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Photography Workshop: September 23-25

Everyone likes to make nice photos, and nearly everyone has a camera these days. Even the simplest point & shoots are complex enough that many owners don't take advantage of nearly all of the tools embedded in the camera. Learning what makes the camera tick, and how to best exploit its assets, will allow the user to create much better images.

I'm pleased to be joining two truly outstanding photographers, David FitzSimmons and Art Weber, in conducting a photography workshop this fall: September 23-25 at Lakeside Chautauqua on Ohio's Marblehead Peninsula. Lakeside is well-named - it sits on the picturesque shoreline of Lake Erie. Those of you who attended one of the last four Midwest Birding Symposiums will no doubt have fond memories of Lakeside.

We'll cover lots of different subject material: landscapes, all manner of wildlife photography, macro work, flash photography, composition and more. Part of the time will be spent indoors going over techniques, equipment, composition, etc. via liberally illustrated lectures, and a good chunk of our time will be spent out-of-doors practicing. Subject matter abounds in that part of the world, and the field excursions will be a blast.

Photographers of all levels and camera types are welcome! Registration Information is RIGHT HERE. Read on for more information, and a few photos:
As always, click on the image to enlarge
As always, click on the image to enlarge

Chestnut-sided Warbler

Birds always represent a photographic challenge, and we'll learn techniques for freezing the action. Of course, becoming a better nature photographer means learning more about natural history, and we'll do our best to find and learn about lots of flora and fauna. Plenty of migrant birds will be around during the workshop.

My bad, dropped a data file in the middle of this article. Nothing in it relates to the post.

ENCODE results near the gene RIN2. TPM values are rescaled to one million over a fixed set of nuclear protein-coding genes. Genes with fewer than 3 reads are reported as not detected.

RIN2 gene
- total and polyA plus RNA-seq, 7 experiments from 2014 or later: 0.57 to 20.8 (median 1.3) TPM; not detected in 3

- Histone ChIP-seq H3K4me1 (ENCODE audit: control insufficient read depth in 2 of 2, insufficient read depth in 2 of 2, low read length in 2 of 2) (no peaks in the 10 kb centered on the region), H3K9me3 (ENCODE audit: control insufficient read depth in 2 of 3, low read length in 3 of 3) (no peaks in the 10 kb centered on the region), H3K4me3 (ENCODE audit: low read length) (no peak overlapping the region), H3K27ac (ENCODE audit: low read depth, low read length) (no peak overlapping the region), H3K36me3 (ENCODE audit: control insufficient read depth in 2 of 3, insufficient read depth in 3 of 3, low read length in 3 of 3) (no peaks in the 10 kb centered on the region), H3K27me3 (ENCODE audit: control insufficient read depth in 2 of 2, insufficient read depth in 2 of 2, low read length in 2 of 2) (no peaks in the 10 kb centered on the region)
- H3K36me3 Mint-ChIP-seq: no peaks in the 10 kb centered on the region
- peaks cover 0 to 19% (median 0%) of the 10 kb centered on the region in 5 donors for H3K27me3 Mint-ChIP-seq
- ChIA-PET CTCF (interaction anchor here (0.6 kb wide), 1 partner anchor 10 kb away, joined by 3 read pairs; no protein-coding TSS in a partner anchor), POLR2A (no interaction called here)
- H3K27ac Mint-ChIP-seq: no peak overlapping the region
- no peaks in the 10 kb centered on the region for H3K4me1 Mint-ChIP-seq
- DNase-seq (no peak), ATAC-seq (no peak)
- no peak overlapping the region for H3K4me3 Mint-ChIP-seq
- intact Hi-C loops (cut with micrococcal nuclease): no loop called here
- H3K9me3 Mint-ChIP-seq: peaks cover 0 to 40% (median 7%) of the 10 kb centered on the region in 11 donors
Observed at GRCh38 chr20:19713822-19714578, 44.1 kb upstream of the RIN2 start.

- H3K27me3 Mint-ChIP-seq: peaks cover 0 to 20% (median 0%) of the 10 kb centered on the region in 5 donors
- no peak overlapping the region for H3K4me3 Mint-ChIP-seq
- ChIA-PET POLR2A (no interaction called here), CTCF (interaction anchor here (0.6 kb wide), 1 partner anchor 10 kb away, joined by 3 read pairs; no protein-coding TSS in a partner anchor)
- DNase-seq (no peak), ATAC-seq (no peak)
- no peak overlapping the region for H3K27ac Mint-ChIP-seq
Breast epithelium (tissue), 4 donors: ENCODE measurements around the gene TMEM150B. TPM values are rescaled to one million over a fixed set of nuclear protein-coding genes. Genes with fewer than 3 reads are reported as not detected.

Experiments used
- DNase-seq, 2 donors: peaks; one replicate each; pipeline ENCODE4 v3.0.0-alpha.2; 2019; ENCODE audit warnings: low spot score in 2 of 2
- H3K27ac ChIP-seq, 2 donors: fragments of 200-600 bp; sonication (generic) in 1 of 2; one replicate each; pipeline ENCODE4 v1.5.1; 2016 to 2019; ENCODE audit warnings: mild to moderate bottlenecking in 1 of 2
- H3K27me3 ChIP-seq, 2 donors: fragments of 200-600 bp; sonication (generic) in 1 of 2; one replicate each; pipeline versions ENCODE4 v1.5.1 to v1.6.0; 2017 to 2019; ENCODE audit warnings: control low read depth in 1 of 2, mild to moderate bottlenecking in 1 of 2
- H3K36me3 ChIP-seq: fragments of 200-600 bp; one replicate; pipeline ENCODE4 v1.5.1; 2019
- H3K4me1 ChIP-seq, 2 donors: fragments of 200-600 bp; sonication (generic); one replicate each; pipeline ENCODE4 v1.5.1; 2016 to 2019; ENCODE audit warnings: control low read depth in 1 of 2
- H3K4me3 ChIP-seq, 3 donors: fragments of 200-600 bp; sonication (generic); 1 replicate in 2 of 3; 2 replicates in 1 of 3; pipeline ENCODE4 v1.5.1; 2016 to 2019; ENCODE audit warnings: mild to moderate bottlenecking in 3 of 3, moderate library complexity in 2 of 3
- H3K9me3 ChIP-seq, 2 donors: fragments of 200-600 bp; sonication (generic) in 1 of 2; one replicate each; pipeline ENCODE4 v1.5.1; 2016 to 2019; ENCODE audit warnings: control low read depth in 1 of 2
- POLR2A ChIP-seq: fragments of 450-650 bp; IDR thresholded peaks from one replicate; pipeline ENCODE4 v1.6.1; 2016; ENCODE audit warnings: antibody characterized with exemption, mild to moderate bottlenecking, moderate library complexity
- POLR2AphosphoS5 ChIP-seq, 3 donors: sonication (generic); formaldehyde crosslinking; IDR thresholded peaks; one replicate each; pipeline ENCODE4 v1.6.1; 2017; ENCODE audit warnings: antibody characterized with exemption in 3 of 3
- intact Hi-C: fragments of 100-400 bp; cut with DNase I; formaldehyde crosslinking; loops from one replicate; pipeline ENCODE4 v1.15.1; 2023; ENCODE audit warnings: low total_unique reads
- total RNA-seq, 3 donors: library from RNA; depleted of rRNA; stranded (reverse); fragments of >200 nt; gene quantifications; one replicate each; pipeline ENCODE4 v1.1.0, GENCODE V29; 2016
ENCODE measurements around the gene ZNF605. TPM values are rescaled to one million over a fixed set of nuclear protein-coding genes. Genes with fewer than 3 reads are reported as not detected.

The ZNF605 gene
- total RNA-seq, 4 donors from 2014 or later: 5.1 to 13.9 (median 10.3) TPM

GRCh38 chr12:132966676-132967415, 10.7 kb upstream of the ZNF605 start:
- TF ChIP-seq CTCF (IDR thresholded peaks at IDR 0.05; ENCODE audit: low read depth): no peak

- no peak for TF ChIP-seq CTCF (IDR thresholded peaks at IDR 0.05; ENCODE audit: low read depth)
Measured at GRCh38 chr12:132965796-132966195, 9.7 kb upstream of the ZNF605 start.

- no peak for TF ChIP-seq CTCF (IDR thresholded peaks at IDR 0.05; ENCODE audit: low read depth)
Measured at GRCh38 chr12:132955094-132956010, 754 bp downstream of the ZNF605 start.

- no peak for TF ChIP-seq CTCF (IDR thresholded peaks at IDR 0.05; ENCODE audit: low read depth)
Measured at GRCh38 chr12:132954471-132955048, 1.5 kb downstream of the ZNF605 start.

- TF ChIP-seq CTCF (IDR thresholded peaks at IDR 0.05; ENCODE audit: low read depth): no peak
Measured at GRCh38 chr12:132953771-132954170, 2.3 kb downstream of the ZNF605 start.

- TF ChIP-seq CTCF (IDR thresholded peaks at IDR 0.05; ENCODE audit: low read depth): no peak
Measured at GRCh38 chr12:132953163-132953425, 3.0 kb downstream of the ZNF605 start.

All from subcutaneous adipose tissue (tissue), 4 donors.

White-blotched Heterocampa caterpillar, Heterocampa umbrata

I take scads of shots under cover of darkness, as that's when an entirely different assemblage of animals emerges. Nocturnal work obviously requires expertise with flash, and we'll work with those techniques.

Rosy Maple Moth, Dryocampa rubicunda

Looking at subjects in alternative ways can yield some positively startling photos. Getting past "mug shot" basic documentary shots will really ramp up the quality of one's photos.

Spicebush Swallowtails, Papilio troilus

Composition is always important, whether it be a stunning landscape, a bird, a caterpillar, or butterflies sparring over favored nectar sources.

Again, for workshop details, GO HERE.


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